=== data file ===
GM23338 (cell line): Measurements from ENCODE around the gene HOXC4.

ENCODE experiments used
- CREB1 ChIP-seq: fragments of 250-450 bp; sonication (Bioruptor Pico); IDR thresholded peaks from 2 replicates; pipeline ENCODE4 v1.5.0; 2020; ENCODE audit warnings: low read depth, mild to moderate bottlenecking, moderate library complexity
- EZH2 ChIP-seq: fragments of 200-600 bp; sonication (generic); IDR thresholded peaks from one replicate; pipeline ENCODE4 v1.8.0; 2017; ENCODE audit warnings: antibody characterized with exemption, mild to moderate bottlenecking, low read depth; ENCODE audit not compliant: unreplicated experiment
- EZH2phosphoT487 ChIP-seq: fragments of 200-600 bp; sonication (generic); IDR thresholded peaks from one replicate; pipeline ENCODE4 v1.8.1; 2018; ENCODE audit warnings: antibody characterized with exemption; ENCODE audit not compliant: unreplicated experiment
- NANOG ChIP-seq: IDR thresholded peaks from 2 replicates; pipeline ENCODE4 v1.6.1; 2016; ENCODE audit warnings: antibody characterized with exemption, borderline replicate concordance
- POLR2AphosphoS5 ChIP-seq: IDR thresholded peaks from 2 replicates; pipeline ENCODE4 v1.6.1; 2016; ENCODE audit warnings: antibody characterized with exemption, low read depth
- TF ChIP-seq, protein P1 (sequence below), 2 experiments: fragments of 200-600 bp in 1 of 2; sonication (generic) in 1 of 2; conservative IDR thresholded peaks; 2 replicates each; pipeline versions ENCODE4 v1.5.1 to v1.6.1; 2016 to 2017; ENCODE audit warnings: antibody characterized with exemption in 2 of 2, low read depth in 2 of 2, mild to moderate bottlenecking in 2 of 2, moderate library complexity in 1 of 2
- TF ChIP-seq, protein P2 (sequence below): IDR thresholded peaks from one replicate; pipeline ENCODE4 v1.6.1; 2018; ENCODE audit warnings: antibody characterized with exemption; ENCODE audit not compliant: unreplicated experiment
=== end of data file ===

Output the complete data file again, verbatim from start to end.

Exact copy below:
GM23338 (cell line): Measurements from ENCODE around the gene HOXC4.

ENCODE experiments used
- CREB1 ChIP-seq: fragments of 250-450 bp; sonication (Bioruptor Pico); IDR thresholded peaks from 2 replicates; pipeline ENCODE4 v1.5.0; 2020; ENCODE audit warnings: low read depth, mild to moderate bottlenecking, moderate library complexity
- EZH2 ChIP-seq: fragments of 200-600 bp; sonication (generic); IDR thresholded peaks from one replicate; pipeline ENCODE4 v1.8.0; 2017; ENCODE audit warnings: antibody characterized with exemption, mild to moderate bottlenecking, low read depth; ENCODE audit not compliant: unreplicated experiment
- EZH2phosphoT487 ChIP-seq: fragments of 200-600 bp; sonication (generic); IDR thresholded peaks from one replicate; pipeline ENCODE4 v1.8.1; 2018; ENCODE audit warnings: antibody characterized with exemption; ENCODE audit not compliant: unreplicated experiment
- NANOG ChIP-seq: IDR thresholded peaks from 2 replicates; pipeline ENCODE4 v1.6.1; 2016; ENCODE audit warnings: antibody characterized with exemption, borderline replicate concordance
- POLR2AphosphoS5 ChIP-seq: IDR thresholded peaks from 2 replicates; pipeline ENCODE4 v1.6.1; 2016; ENCODE audit warnings: antibody characterized with exemption, low read depth
- TF ChIP-seq, protein P1 (sequence below), 2 experiments: fragments of 200-600 bp in 1 of 2; sonication (generic) in 1 of 2; conservative IDR thresholded peaks; 2 replicates each; pipeline versions ENCODE4 v1.5.1 to v1.6.1; 2016 to 2017; ENCODE audit warnings: antibody characterized with exemption in 2 of 2, low read depth in 2 of 2, mild to moderate bottlenecking in 2 of 2, moderate library complexity in 1 of 2
- TF ChIP-seq, protein P2 (sequence below): IDR thresholded peaks from one replicate; pipeline ENCODE4 v1.6.1; 2018; ENCODE audit warnings: antibody characterized with exemption; ENCODE audit not compliant: unreplicated experiment